One of my craniosacral teachers introduced me to Linda Kohanov’s work, ‘The Tao Of Equus’ (2001) and ‘Riding Between The Worlds’ (2003). She talks about ‘The Lost Art of Doing Nothing’, referring to the horses do not have to have a ‘job’. They do not need to win medals at dressage performances or barrel racing to be happy and content. Linda is a pioneer in the field of equine assisted psychotherapy.
I began to study her therapeutic approach in connection with natural horsemanship, researching any possible connection to my craniosacral work. The goal was to partner up with my horses to help my clients, in a faster and more effective way than craniosacral work just by itself. I found many similarities; craniosacral work is referred to as ‘the art of doing nothing’, mirroring locked up restricted patterns of the nervous system back to the client, via a very light touch of the therapist’s hands. These locked up restrictions can cause symptoms like physical and emotional pain patterns. The restrictions are caused by the nervous system responding to a trauma: physical or emotional. The nervous system responds to trauma by trying to contain the emotional or physical impact or injury by restricting the tissues, to free up the life supporting organs for survival. This can be related to the horse in a sense of ‘fight, flight or freeze’ reactions, the horses are masters in that since they are prey animals. The humans living within civilization for centuries unconsciously resorted to the freeze version of the nervous system, freezing painful experiences right away to function at their best in society. Freezing trauma in the body works like encoding, encapsulating in the physical cells and tissues in the body.
Another connection in my experience was the work of Peter Levine’s ‘Waking the Tiger’ (1997). His teaching of somatic experiencing fit in with what I was researching, another connection with horse therapy, craniosacral work, and somatic therapy.
Levine explains that by creating a safe therapeutic space, theoretically and verbally re-living the trauma with the professional help of a licensed psychotherapist, but this time creating a different outcome of the traumatic experience, facilitates new neuron connections, thus releasing the traumatic patterns. In my journey to the horse-human connection to the pursuit of wisdom I did get certified in Level 1 and 2 of Peter Levine’s work.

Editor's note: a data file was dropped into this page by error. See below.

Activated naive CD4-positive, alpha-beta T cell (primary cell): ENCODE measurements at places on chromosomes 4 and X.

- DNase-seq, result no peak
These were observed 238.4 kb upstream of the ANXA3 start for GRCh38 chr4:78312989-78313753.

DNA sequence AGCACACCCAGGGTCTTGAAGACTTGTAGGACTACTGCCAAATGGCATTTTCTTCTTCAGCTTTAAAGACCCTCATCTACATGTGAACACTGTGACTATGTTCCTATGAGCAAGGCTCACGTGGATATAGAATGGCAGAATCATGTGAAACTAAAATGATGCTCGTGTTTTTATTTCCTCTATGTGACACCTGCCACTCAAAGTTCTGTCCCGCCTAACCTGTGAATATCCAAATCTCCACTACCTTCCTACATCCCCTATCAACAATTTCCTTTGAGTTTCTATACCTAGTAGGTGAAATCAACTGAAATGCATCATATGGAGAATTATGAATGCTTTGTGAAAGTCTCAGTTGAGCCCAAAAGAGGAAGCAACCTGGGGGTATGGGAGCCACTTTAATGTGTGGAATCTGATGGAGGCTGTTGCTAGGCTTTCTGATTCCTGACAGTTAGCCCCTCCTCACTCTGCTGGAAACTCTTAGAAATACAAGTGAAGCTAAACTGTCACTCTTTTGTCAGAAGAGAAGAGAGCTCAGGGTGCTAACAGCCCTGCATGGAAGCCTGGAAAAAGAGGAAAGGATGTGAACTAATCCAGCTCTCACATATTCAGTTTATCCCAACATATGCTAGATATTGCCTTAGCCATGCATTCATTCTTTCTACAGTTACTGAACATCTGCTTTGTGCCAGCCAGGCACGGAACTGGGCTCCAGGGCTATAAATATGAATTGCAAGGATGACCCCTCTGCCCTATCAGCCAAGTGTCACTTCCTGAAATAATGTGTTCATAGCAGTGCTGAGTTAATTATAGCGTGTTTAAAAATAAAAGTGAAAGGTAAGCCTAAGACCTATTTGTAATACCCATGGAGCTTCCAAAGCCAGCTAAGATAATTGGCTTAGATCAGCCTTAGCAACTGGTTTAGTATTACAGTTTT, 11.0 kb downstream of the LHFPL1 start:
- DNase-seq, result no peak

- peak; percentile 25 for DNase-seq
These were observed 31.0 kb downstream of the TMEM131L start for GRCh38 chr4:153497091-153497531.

However, I still was trying to find deeper ways to incorporate the equines with the craniosacral therapy. This happened in 2008, when I learned about Prescott College. They offered a 40-hour intensive workshop in equine assisted mental health. I signed up for it and went on my way to the ranch close to Prescott.
This was my first profound experience with horse and mental health professionals, working for over a week closely together with a heard of horses. Every day we did some different exercises. It started with creating a genogram, which is like a family tree. Just by doing that exercise, some of the participants showed emotional reactions. Another day we used the Gestalt approach and our group of people went out to the coral, starting to approach the horse herd. The exercise was intended to simulate a whole room full of people, a party, and one person was chosen to be the client. That client pretended to be a substance abuse recovering client. The party had many challenges, including alcohol being served. The client was practicing to set boundaries to tell everybody who offered her alcohol to say no, and the horses represented that challenge. It was amazing to see how that client’s self esteem grew by telling the horses no and setting her boundaries.